X3D graphics principles

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Draft

1 Introduction

Principles underlying X3D graphics are similar to other 3D graphic formats and APIs. In this small tutorials we attempt to provide a simplified view useful to beginners.

2 Representation of an object

This is (roughly) how a 3D object is "built":

  1. In 3D Graphics, an object is firstly defined by vertices (i.e. points) in a three dimensional x-y-z space.
  2. When those points a are linked together by lines (so-called edges) we can define a wireframe rendering of an object.
  3. After the wireframe has been created, a surface or skin can be applied to the object. The surface can have many qualities: color, texture, shininess, reflectivity, etc.
  4. Finally, objects are either lit or emit light. Typical objects must be lit by a light source. Rendering a lit object requires shading, a very computer intensive task.

All surfaces can be represented as a set of polygons (that are perfectly flat). Complex Polygons are most often split up into triangles by the rendering machine. In other words, three vertices, connected to the each other by three edges, define a triangle, which is the typical polygon used by rendering engines. An object is then defined by these triangle faces.

Polygons have only one side, the so-called "normal" or outside. Therefore, in X3D even flat objects (such as a sheet of paper) are always represented (as very flat) cubes. For example, a cube is composed of 12 polygons (2 triangles for each side) with their "normals" outside. A quite perfect ball, on the other hand, would be composed by thousands of triangles.

Some further information about polygons and normals are available in the OpenScad beginners tutorial

3 Position and orientation

3.1 The coordinate system

3D space is expressed in terms of x, y and z coordinates.

  • X-axis: Width or left(-) / right(+) positioning
  • Y-axis: Height or or down(-) / up(+) positioning
  • Z-axis: Depth or far(-) / close (+) positioning

You can picture the coordinate system with the "right hand rule" also called right hand coordinate system: "x" is your thumb, "y" the index finger, and "z" the middle finger.

The right hand rule

In the picture below, the same principle is illustrated with a snapshot of an X3D scene. The blue ball is in the middle (i.e. coordinates x=0, y=0, z=0) and the viewer is positioned a bit to the right and up and looking a bit to the left.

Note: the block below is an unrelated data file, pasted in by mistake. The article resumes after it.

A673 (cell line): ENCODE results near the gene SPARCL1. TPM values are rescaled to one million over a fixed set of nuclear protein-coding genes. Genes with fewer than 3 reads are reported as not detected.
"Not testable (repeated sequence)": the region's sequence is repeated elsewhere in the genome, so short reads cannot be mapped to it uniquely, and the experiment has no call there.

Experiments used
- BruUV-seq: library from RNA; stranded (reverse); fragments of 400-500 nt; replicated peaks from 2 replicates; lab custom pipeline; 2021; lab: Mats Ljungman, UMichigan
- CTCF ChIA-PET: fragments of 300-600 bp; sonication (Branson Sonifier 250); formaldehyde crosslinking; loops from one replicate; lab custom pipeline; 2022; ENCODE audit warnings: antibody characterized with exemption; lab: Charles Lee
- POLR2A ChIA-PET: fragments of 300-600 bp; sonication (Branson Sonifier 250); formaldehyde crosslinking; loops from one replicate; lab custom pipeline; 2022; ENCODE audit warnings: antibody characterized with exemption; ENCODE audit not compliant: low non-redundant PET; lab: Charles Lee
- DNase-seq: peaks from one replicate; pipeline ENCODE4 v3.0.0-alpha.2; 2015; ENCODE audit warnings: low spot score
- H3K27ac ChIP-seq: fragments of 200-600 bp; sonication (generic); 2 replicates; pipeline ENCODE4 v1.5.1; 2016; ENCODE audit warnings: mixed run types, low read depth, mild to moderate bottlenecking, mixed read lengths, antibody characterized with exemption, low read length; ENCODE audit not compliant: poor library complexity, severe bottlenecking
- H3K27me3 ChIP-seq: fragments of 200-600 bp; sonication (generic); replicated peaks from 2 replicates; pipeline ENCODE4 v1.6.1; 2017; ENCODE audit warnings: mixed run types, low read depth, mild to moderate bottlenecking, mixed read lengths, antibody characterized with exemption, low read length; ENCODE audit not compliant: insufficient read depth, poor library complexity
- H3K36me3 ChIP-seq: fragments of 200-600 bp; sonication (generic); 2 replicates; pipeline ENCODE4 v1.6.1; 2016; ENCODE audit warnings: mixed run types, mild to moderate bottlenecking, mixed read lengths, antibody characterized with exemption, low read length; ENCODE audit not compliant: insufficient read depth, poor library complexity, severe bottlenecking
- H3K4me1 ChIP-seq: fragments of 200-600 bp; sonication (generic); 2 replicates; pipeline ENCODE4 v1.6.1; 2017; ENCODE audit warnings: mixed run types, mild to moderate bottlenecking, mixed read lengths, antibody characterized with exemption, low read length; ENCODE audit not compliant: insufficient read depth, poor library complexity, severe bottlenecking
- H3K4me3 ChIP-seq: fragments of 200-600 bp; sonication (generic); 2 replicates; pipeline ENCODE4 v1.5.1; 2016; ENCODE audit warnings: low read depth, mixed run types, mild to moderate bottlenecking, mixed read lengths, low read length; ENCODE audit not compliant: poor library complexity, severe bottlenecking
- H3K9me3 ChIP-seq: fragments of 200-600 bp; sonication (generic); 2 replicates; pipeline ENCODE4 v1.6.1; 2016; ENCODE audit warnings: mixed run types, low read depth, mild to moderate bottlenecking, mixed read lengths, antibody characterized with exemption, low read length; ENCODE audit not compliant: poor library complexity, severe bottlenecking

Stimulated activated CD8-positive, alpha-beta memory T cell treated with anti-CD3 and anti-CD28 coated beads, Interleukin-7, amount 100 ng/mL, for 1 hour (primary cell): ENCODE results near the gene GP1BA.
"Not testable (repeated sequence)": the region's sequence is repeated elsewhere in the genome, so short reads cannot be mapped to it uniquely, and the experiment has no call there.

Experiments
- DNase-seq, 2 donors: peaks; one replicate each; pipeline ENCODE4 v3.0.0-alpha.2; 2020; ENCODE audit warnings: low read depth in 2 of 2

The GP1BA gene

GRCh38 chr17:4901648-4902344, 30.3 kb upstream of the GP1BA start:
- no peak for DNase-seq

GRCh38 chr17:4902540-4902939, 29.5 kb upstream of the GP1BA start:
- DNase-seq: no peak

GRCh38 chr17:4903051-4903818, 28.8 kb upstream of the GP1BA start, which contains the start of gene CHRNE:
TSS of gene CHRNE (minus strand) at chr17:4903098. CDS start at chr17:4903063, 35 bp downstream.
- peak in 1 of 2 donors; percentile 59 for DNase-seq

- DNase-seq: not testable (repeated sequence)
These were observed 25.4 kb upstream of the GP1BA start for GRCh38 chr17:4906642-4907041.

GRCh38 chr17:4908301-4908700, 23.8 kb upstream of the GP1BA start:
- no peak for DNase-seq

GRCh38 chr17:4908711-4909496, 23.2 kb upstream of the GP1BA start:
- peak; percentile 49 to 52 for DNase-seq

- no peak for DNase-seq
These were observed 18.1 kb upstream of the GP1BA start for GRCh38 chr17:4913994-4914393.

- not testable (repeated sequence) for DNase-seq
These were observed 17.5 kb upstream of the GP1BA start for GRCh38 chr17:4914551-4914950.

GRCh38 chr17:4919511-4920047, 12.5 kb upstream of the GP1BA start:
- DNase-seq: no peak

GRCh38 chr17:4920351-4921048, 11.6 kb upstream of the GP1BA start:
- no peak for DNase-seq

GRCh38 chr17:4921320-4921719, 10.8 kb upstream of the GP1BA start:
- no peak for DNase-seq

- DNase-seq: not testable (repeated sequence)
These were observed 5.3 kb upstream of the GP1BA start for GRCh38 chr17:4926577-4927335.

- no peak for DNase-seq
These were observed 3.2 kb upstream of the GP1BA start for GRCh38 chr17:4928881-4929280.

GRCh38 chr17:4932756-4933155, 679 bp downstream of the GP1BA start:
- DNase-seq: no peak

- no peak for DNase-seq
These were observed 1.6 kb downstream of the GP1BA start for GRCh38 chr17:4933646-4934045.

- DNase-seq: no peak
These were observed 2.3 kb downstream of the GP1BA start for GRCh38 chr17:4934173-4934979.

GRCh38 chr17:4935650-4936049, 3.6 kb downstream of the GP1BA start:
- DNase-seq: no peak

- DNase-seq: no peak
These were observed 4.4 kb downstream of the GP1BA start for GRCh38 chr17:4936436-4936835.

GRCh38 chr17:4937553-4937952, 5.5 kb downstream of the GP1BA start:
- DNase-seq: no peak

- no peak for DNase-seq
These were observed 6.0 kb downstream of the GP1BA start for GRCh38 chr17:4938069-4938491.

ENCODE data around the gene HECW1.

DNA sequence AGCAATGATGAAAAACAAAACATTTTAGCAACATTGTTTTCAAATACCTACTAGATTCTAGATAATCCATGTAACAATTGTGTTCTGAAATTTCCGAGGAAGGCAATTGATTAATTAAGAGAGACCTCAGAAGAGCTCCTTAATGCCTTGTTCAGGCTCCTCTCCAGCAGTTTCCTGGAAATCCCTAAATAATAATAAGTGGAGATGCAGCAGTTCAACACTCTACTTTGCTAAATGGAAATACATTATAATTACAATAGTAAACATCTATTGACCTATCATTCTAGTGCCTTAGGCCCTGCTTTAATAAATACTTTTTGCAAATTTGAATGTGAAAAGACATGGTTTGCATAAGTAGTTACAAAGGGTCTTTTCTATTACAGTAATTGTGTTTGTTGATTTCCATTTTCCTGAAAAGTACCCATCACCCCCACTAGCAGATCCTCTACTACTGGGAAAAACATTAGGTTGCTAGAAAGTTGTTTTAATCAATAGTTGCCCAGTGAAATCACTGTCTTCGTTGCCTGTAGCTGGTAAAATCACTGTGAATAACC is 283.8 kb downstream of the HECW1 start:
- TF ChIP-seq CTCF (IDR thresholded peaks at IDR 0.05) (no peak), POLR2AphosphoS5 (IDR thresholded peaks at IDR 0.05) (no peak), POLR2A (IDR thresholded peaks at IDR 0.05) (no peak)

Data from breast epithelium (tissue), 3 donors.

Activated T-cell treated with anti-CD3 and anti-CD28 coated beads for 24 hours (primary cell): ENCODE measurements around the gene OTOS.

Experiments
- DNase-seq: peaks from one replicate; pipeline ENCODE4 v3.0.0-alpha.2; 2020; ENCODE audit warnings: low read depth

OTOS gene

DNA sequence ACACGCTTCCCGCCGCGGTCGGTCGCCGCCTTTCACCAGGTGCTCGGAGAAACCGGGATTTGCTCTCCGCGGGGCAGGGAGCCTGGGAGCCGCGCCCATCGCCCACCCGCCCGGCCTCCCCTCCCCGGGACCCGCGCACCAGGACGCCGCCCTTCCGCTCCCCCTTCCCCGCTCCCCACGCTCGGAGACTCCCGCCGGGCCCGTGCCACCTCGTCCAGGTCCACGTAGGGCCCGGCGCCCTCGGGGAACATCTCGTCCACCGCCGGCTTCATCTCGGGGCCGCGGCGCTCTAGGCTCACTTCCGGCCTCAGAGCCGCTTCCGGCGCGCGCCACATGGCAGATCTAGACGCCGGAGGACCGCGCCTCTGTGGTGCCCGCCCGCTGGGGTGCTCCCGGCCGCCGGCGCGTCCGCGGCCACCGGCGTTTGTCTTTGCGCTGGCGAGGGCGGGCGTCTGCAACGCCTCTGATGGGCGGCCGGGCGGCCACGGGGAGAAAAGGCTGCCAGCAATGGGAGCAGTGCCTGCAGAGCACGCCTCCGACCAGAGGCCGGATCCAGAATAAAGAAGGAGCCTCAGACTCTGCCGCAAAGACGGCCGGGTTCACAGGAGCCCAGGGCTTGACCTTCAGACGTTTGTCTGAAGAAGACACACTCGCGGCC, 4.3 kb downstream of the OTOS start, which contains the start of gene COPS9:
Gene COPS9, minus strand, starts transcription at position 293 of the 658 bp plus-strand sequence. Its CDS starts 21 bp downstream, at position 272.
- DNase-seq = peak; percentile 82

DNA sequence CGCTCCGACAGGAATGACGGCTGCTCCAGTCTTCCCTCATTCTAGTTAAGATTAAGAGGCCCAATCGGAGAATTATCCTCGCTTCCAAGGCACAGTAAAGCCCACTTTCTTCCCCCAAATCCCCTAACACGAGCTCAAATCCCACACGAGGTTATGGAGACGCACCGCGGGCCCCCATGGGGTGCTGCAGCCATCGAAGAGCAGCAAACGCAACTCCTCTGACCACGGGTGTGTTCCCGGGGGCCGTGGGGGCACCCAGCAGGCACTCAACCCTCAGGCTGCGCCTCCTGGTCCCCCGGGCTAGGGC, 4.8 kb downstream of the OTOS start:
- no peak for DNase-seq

The X3D coordinate system

Other graphics frameworks (e.g. Blender) position these coordinates differently, but an object can be rotated into the same position. Depending on how you hold your hand - fingers always stay stable - you will get a differently oriented coordinate system. To understand the difference between X3D and Blender. Imagine looking into the screen for X3D (so Z is out/in, i.e. "depth"), imagine looking down at a table for Blender (so Z is up/down, i.e. "altitude"). As a general rule it seems that CAD systems use up/down and 3D modelers either up/down or in/out (to be confirmed!)

Yet other systems use a left-hand rule. Read more about the right-hand rule in Wikipedia.

3.2 Rotation

Each object can be rotated around the x, y, or z axis (or two or three of them together). The sense of the rotation is also explained with an other right hand rule.

Imagine to grabbing with your right hand an arrow representing an axis by pointing the thumb into the positive direction. Rotation is in the direction of the curling fingers.

Or as explained by "Floppy": “If you imagine wrapping your hand around one of the axes, with your thumb pointing in the positive direction, the direction of positive rotation is the same as the direction that your fingers wrap around in, i.e. clockwise looking in a positive direction. This is true for rotations about any axis, so if you want to rotate an object 90 degrees away from you around the X axis, you would use a 90 degree negative rotation.”

Rotation according to Ralph Nadau's VRML SIGGraph tutorials (1998).
Around the X axis Around the Y axis Around the Z axis

4 Measures

  • Meters
  • Radians
  • Seconds

5 The scene graph

“Scene graphs are data structures used to hierarchically organize and manage the contents of spatially oriented scene data.” (Aaron E. Walsh, 2002)

According to Don Brutzman's slides, Scene graphs are a model-centric approach to 3D that hierarchically defines geometry shape, appearance, position and orientation, etc. etc. The scene graphs has the following features:

  • Directed acyclic graph (DAG), meaning a tree with a root node and no loops
  • Declarative listing of parameters of interest

This concept is similar to defining a Computer Aided Design (CAD) model and very different from most imperative programming approaches that define a scene with instructions like: draw this triangle, that triangle, recompute, etc.

Since X3D is a delivery format, the scene graph also has a formal definition, in the form of a (W3C) XML DOM tree and which can be manipulated at run time through the EcmaScript API.

Again, according to Brutzman, Scene graph rendering is an iterative drawing process that works in the following way: The browser traverses the scene graph, updating any values within nodes and building an image. The new image then replaces previous screen image in a process known as double buffering. Rapid repetitions are very important, i.e. frame rate faster than 7-10 Hz (cycles per second) provides appearance of smooth motion.

6 Links